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Prime Minister of France Promised to Cut Down the Tax Burden by $8 Billion from 2018

This is called the great step and this is called the great politician. The Prime Minister of France made the promise to lessen the tax burden by $8 billion from 2018. He said he will do it by controlling in public spending.

At weekend Edouard Philippe said that the government would concentrate on decreasing the budget deficit below the EU-agreed cap of three percent of economic output this year.

“We are going to do it without increasing taxes in 2017” claimed by Philippe when he was speaking to a convention of the delegates from France’s Le Republic en Marche (LREM) government.

Interpreters had upset that the government’s assurance to meeting Brussels requirements would mean it fails to fulfill President Emmanuel Macron’s campaign inductee to cut taxes and lift business.

But the Prime Minister gave them satisfaction by saying that the government could do the both just by cutting the public spending.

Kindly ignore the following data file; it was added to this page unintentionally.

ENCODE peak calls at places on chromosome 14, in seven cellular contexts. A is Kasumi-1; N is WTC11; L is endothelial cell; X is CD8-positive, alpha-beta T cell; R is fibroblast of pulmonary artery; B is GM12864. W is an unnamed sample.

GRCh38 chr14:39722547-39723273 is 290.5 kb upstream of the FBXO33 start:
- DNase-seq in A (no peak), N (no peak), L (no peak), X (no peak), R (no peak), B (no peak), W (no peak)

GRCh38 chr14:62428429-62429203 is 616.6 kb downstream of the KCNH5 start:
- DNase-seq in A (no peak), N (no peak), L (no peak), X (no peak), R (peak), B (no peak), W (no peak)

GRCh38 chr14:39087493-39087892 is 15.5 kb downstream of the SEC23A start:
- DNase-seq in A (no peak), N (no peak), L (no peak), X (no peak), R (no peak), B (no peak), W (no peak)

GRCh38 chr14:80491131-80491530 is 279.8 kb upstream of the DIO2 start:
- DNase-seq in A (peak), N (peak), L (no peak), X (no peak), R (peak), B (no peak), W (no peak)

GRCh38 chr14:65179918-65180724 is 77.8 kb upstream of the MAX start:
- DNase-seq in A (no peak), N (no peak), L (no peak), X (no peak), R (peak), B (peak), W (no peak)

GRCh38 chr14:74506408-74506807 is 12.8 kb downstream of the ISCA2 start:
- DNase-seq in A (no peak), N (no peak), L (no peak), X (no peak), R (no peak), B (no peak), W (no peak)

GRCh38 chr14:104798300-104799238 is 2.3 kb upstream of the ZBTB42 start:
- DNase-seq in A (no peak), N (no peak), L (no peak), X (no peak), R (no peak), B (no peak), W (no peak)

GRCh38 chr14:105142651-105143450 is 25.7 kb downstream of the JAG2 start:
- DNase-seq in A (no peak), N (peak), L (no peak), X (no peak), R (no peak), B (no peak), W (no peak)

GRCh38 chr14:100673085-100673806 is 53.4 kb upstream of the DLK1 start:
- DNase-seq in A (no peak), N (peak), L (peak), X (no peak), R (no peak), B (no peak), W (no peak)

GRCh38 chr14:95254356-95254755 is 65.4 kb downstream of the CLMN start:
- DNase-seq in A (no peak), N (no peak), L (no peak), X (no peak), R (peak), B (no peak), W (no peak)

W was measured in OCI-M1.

Philippe said, “Taxes will fall starting from 2018 by about seven billion euros by reining in spending and implementing the president’s commitments coherently and over time starting with the 2018 budget bill.”

He broadcast that the cooperation tax would be cut from 33.3 percent to 25 percent by 2022 but he admitted a one-year delay to wealth and capital income tax proposals. His promise of cutting the tax burden comes after a week when he delineated his government’s reform agenda to the French National Assembly.

Bruno Le Maire the French Finance Minister repeated Philippe’s claims on Sunday, though he did not give a definitive time-frame.

At a conference in Aix-en-Provence, La Maire told the reporters “No definitive decision has been taken on the time-frame for now.”

He further added, “I think we can perfectly reduce public spending very significantly to meet our European commitments and at the same time cut taxes for French households and French companies.”

According to the reports of Reuters, the loose time frame was welcomed with sanguinity by business in Aix-en-Provence. Chief Executive of Total’s Patrick Pouyanne said it was too early to judge the 60-day-old presidency.

Pouyanne said, “Let’s not start criticizing. Let’s give them a bit of time. If there were a magic potion, it would have been used a long time ago.”


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